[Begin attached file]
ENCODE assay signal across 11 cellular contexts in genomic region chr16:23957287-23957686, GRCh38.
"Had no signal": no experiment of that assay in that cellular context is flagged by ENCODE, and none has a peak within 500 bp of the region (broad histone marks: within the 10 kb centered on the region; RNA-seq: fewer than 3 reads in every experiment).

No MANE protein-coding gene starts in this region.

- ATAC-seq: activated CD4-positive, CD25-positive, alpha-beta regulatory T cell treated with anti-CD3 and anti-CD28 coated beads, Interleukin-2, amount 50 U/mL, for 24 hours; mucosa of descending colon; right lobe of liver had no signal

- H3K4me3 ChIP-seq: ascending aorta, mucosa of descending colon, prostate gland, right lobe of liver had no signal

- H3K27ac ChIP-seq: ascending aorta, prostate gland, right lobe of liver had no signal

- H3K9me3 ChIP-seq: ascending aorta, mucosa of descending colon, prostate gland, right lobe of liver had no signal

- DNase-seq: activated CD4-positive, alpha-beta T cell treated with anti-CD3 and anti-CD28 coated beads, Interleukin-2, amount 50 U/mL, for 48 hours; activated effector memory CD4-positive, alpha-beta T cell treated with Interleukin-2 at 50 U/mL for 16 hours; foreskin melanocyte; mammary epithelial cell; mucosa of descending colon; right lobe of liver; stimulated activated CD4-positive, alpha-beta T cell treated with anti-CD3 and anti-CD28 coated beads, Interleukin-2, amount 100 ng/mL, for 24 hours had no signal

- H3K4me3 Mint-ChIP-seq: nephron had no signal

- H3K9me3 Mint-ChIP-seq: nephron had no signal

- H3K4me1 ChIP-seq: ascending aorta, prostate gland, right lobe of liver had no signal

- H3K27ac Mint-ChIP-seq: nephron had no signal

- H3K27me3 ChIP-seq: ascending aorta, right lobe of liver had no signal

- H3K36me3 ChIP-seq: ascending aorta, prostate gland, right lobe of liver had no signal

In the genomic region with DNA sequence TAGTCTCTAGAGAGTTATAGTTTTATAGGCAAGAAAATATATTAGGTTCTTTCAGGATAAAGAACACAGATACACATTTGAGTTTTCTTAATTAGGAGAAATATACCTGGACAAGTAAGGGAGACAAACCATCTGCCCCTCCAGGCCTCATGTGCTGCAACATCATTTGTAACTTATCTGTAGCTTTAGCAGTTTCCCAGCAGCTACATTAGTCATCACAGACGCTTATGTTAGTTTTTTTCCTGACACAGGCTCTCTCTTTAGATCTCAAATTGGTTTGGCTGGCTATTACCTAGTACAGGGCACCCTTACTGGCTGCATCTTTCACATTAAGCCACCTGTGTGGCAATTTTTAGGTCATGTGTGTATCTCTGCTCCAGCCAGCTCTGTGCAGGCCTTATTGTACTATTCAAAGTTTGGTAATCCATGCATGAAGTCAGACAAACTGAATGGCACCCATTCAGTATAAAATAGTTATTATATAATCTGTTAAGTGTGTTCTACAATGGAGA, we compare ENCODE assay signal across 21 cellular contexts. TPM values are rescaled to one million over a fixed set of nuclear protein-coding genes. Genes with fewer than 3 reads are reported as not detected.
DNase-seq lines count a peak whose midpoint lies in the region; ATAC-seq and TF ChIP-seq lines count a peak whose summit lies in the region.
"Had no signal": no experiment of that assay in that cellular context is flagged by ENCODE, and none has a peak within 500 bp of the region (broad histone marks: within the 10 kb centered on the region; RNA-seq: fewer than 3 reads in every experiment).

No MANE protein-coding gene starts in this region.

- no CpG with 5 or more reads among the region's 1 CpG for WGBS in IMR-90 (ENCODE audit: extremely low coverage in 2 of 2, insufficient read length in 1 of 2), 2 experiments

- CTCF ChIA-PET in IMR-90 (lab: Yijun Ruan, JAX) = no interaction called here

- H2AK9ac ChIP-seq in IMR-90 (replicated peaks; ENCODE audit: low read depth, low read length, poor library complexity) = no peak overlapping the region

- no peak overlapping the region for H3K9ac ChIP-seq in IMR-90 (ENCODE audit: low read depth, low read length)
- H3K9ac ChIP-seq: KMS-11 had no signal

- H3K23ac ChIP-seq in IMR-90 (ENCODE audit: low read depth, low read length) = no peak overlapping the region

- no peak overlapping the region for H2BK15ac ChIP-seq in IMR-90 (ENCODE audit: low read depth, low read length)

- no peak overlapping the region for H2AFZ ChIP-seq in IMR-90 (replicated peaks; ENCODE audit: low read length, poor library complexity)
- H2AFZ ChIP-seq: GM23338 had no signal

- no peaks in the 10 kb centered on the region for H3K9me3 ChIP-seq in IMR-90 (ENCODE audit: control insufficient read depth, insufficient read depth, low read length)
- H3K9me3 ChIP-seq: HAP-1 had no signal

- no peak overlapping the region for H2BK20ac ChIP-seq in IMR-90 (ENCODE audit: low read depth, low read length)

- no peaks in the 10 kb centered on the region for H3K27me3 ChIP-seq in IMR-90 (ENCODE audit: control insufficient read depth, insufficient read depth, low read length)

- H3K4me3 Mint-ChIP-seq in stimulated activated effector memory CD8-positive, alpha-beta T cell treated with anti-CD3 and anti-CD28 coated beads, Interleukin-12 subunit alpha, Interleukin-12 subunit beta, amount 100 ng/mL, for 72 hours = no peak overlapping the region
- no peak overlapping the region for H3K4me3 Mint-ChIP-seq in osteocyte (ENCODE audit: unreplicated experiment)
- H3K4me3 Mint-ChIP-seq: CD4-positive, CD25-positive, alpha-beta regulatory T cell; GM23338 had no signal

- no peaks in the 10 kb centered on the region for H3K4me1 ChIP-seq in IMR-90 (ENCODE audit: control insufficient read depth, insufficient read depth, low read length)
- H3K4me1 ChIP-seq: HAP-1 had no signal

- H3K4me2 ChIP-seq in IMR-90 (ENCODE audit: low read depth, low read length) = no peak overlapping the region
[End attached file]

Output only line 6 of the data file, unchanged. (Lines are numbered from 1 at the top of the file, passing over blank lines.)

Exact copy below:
- H3K27ac ChIP-seq: ascending aorta, prostate gland, right lobe of liver had no signal